Parents in the Magical Other

Our first experience of ourselves is in relationship to these Primal Others, usually mother or father. Consciousness itself arises out of that splitting of the primal participation mystique which characterizes the infant’s sensibility. The paradigms for self, for Other, and the transactions between, are formed from these earliest experiences.

Parents in the Magical Other

While in the Mekong Delta region of Vietnam, I happened to go walking down a narrow trail passed a number of small country homes and tiny fields.  The scene was distant from any city and a few kilometres from a small town.  As I wandered down the trail I met a few people such as these two women who were busy with the collection of banana leaves which were to be used as food wrap as well as serving platters for meals that were predominantly based on rice which was being grown not too far from this site.  The young woman seemed pleased to see me here in the Mekong jungle and even more pleased that I wanted to take her photo.  In my imagination, I could almost see her reaching out with her eyes as though to wish me to her, to be a magical other – of course, only in my imagination.  The real smile she gave has nothing to do with the magical other.  I wonder at how Asians view the idea of a “Magical Other.”

The fantasy of the magical other finds its roots in archetype, the archetype of the parent, a Primal Other.  Here are a few words from James Hollis to illustrate this idea:

“Our first experience of ourselves is in relationship to these Primal Others, usually mother or father.  Consciousness itself arises out of that splitting of the primal participation mystique which characterizes the infant’s sensibility.  The paradigms for self, for Other, and the transactions between, are formed from these earliest experiences.  They are hard-wired into our neurological and emotional networks.” (Hollis, The Eden Project, p. 37)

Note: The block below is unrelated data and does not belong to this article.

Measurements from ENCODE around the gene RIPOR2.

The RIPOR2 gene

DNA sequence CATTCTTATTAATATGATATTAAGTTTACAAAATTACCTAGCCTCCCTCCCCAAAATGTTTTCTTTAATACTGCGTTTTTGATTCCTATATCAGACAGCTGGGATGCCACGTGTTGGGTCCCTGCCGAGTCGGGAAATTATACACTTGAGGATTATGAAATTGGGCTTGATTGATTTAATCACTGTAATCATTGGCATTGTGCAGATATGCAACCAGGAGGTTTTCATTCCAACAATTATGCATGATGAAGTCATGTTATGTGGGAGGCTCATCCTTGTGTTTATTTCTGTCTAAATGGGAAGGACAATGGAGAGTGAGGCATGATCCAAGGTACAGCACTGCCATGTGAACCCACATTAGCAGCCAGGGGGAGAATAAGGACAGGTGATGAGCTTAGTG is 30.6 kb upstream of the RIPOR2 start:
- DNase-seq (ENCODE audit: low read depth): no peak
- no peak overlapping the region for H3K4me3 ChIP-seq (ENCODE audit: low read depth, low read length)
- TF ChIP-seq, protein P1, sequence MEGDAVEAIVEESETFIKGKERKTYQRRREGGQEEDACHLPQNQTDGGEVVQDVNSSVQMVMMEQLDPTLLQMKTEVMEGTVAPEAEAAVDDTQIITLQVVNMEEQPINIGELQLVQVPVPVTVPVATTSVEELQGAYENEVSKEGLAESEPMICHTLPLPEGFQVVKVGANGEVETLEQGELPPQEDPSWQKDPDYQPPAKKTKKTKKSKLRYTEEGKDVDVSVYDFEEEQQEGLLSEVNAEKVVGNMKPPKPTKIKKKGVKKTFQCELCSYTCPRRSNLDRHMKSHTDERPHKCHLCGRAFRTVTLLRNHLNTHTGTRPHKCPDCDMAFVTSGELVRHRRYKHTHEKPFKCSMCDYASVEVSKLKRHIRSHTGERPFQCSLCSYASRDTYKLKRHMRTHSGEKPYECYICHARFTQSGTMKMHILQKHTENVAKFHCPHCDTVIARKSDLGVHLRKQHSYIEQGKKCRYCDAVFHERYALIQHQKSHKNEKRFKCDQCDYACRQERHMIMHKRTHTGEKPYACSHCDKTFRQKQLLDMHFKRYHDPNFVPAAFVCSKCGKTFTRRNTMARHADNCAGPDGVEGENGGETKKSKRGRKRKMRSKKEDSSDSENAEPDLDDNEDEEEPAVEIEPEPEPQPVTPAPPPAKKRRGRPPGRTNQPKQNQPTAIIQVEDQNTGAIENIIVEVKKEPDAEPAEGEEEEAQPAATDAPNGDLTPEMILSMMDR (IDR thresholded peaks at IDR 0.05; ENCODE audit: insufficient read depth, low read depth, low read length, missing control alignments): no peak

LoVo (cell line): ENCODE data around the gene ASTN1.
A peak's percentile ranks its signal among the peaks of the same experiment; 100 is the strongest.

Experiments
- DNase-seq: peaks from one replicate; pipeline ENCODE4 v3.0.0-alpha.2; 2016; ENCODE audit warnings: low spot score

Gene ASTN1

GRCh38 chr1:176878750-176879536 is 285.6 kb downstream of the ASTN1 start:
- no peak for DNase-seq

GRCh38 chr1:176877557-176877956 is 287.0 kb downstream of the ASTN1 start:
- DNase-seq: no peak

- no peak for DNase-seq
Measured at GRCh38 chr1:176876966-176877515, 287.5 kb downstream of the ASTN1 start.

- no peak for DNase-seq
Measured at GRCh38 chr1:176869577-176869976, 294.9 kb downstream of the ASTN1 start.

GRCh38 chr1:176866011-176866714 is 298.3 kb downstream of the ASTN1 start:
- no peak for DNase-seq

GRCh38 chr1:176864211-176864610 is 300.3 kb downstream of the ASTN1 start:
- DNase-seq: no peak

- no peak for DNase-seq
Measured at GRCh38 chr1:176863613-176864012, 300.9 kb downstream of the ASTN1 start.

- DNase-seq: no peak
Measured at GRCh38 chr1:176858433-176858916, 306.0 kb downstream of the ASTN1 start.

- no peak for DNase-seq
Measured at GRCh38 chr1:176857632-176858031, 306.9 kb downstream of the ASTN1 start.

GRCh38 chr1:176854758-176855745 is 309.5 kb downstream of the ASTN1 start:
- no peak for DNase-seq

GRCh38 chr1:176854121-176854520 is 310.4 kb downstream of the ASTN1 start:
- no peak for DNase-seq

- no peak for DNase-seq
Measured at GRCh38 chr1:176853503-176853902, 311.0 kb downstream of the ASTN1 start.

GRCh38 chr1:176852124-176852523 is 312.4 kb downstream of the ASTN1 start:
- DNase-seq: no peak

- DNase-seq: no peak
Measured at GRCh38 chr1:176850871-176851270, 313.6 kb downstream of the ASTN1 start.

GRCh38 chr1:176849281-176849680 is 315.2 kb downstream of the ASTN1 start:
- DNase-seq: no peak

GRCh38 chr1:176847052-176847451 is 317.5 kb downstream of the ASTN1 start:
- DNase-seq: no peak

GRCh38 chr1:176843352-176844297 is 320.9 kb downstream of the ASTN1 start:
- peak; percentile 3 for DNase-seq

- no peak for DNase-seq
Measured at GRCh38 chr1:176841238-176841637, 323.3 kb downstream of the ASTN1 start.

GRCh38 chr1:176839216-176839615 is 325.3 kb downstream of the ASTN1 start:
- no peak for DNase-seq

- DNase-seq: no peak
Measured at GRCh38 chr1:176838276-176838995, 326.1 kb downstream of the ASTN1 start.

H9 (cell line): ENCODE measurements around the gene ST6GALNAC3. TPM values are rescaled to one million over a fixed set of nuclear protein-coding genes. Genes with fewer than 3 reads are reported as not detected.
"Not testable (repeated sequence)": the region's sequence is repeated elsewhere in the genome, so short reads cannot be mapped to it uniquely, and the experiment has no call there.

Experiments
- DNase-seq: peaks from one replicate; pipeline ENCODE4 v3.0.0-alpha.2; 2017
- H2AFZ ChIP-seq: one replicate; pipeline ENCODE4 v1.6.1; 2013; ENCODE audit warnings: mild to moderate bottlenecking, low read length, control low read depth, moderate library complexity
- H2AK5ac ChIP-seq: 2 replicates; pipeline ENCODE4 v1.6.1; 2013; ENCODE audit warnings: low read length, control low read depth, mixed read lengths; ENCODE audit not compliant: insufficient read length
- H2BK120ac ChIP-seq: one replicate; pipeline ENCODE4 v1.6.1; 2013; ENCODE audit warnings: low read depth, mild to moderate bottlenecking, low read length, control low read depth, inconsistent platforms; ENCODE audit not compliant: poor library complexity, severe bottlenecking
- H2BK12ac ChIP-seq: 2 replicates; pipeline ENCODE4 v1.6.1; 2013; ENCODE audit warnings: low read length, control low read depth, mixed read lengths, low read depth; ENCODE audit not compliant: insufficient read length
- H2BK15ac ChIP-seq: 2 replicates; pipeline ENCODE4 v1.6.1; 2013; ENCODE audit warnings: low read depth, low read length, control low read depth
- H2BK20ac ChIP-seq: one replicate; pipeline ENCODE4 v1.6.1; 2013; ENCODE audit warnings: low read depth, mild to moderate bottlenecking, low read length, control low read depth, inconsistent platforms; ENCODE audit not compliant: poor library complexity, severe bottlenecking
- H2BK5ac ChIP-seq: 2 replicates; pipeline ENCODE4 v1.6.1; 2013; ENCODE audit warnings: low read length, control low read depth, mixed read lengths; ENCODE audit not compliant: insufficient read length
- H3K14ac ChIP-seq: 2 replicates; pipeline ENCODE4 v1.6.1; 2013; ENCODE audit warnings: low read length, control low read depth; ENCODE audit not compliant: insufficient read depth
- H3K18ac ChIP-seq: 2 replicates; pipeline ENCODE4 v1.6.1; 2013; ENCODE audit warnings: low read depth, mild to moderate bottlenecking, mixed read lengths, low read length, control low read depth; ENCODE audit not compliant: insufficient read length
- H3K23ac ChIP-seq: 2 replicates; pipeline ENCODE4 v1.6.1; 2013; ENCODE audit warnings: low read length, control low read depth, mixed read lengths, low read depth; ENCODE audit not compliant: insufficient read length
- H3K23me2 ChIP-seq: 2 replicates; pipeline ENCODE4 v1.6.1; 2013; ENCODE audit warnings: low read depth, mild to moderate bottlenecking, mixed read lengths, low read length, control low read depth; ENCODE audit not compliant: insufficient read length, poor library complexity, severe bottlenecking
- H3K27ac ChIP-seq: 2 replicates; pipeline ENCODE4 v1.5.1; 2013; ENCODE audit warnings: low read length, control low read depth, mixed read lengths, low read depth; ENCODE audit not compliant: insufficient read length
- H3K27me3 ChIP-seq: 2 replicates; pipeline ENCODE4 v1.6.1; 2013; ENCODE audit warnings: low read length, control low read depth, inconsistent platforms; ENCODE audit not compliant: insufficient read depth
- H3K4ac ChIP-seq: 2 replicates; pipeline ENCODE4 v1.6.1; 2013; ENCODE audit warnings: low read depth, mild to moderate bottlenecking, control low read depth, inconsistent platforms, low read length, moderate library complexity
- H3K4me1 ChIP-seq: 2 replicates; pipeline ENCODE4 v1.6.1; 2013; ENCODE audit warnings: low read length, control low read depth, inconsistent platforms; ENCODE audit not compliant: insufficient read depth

Somehow, this seems to be something very important in trying to understand the idea of Magical Other, a soulmate, or love at first sight.  Perhaps it is at this moment one is wired to being attracted to one gender or another.  One searches for the safe container in which to find the courage to be self.  Many, if not most “marriages” are born of the attraction to the Magical Other.

The stranger with whom one falls in love has power and a numinosity that is in reality too much for a human person to contain.  As time passes and the bumps and bruises of relationship teach us the mortal nature of this human, we feel loss and sadness.  The grieving over the loss of the Magical Other takes one through anger and the other stages of grief until we come to accept the real person with whom we have coupled, that is if one persists long enough to go through the stages.  Many cannot get passed the anger and turn away from this stranger who has betrayed us, lied to us.  Too late we come to realise that it is we who have lied to ourselves.

For those that survive the grieving, there is a comfort and a discomfort with what remains.  We are comforted that the other, not so magical anymore, has taken on our need for sanctuary and willingly works at meeting the needs for love, security, acceptance.  Each becomes lover, friend, child and parent to the other.  Listen to the words and you will perhaps hear from those long married, the words Ma, Pa, Mother, Father, Mom, Dad – I hear myself addressed with different tones and different words, including Papa.  Again, James Hollis has words for us: